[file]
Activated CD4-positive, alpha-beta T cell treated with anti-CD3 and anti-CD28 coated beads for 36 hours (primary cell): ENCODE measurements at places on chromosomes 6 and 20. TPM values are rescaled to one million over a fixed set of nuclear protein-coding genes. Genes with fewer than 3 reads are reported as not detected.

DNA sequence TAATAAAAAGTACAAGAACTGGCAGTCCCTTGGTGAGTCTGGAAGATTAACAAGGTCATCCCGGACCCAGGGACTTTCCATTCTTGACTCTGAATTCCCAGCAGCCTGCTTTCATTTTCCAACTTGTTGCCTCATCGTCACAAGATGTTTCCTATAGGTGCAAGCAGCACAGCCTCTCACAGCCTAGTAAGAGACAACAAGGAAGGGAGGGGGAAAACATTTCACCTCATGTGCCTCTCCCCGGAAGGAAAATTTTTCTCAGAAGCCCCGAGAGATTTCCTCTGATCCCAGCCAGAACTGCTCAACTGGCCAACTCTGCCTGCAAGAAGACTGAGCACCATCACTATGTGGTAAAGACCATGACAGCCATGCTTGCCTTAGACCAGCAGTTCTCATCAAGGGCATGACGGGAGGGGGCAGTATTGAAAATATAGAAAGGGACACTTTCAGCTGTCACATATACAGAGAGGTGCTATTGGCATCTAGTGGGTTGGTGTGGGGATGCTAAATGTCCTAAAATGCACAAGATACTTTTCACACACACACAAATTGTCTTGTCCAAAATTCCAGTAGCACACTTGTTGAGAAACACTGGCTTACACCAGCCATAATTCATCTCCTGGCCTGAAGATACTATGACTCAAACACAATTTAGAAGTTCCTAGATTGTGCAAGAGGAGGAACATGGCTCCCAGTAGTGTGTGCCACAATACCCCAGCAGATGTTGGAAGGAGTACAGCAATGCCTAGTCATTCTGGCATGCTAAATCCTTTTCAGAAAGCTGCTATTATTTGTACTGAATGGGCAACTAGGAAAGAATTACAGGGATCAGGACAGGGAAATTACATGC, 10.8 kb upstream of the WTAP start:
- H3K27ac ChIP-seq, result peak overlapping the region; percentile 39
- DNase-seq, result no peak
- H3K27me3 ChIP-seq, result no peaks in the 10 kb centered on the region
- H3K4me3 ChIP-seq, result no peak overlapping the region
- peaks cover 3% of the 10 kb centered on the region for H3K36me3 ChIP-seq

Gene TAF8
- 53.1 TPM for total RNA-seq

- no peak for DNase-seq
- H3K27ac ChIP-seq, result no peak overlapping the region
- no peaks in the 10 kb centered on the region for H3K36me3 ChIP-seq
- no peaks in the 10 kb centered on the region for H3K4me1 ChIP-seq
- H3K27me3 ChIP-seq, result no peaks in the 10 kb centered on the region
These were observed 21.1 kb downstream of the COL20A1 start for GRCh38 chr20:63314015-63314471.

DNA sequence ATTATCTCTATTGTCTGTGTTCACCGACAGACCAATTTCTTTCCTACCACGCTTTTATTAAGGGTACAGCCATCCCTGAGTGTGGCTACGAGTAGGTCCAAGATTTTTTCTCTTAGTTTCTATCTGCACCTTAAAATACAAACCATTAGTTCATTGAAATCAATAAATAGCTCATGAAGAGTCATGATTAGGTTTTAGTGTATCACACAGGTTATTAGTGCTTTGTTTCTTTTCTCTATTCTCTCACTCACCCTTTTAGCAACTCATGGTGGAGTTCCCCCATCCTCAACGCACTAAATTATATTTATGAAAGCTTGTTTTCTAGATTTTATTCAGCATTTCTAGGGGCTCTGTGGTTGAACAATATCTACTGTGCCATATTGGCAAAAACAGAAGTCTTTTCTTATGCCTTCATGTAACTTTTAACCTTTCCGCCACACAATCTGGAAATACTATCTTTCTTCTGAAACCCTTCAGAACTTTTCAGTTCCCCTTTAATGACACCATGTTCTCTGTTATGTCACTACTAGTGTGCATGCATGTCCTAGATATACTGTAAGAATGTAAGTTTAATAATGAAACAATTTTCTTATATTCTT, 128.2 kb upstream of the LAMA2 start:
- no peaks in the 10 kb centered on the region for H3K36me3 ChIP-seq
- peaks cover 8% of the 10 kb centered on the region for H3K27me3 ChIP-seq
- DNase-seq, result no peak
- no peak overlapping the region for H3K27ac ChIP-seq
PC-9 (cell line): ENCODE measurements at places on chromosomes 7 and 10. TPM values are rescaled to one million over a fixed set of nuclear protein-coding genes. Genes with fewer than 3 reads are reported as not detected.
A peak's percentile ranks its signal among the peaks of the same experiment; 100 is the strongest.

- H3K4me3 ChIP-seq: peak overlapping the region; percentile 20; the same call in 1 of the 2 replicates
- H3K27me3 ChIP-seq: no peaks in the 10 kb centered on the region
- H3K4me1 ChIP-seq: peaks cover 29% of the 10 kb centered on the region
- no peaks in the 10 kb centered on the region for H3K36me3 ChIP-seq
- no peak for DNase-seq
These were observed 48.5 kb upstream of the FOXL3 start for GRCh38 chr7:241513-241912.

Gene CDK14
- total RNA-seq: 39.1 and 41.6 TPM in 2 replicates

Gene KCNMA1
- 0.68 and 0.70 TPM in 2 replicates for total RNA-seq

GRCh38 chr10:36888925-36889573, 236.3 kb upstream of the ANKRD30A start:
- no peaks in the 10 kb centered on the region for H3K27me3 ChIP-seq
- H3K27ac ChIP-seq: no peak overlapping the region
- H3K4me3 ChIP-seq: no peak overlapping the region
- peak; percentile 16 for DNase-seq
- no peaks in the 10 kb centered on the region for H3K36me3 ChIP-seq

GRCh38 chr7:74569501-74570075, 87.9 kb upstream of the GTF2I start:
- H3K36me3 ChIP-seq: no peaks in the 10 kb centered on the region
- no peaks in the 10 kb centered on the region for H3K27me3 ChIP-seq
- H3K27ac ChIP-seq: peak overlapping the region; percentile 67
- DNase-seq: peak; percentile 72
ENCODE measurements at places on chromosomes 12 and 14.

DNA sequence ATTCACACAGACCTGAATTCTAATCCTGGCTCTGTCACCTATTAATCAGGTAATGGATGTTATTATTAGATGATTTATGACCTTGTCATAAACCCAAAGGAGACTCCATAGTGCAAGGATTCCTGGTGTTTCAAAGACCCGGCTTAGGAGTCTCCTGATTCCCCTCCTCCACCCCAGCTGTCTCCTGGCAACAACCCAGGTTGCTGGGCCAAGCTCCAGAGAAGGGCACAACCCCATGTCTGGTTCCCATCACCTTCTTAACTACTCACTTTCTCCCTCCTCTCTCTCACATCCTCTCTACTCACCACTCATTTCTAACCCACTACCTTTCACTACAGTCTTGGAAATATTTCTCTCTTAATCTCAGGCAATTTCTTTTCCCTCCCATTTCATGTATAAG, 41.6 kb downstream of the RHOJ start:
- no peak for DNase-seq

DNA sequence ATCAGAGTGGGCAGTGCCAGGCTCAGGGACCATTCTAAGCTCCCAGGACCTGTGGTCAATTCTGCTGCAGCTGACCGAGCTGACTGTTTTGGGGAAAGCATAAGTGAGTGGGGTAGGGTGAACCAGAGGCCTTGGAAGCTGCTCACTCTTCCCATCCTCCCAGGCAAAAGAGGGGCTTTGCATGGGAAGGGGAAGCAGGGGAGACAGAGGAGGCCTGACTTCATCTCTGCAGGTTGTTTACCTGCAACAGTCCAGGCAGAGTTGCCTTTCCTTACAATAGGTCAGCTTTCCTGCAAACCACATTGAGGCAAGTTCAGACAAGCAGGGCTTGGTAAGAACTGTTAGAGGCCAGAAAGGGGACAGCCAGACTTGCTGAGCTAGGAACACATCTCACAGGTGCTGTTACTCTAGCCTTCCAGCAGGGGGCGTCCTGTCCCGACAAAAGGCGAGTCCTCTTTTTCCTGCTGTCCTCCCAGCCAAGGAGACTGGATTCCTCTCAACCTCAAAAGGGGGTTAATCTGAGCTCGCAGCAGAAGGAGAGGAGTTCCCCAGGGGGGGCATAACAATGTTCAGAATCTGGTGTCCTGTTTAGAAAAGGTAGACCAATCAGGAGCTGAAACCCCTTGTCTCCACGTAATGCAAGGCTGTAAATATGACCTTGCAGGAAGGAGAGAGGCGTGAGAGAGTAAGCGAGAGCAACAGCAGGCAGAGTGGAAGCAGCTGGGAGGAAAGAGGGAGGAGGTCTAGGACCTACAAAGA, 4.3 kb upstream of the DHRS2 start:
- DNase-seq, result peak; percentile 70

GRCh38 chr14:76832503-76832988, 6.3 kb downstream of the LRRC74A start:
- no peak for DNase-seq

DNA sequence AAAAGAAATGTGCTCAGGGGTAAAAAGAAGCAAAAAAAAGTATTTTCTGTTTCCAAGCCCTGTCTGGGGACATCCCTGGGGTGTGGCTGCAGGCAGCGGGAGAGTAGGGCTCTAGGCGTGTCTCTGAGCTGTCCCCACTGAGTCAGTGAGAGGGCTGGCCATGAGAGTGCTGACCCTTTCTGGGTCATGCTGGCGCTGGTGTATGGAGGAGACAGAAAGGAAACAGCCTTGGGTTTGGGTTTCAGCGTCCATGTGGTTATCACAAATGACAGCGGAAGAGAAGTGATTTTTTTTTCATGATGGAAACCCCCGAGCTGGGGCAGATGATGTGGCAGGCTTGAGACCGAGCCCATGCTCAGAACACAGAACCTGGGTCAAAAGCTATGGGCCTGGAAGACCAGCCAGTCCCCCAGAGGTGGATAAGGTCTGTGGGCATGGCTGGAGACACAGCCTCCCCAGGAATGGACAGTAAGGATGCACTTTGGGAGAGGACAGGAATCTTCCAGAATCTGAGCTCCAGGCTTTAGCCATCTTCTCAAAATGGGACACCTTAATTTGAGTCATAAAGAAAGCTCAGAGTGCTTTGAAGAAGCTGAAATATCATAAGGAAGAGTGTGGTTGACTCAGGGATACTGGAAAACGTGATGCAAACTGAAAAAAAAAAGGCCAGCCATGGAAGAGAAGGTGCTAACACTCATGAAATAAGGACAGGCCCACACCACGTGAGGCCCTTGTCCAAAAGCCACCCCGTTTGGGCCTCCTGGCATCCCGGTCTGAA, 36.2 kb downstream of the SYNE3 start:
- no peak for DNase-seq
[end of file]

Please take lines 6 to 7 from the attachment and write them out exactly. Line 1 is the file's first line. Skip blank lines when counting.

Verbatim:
- H3K4me3 ChIP-seq, result no peak overlapping the region
- peaks cover 3% of the 10 kb centered on the region for H3K36me3 ChIP-seq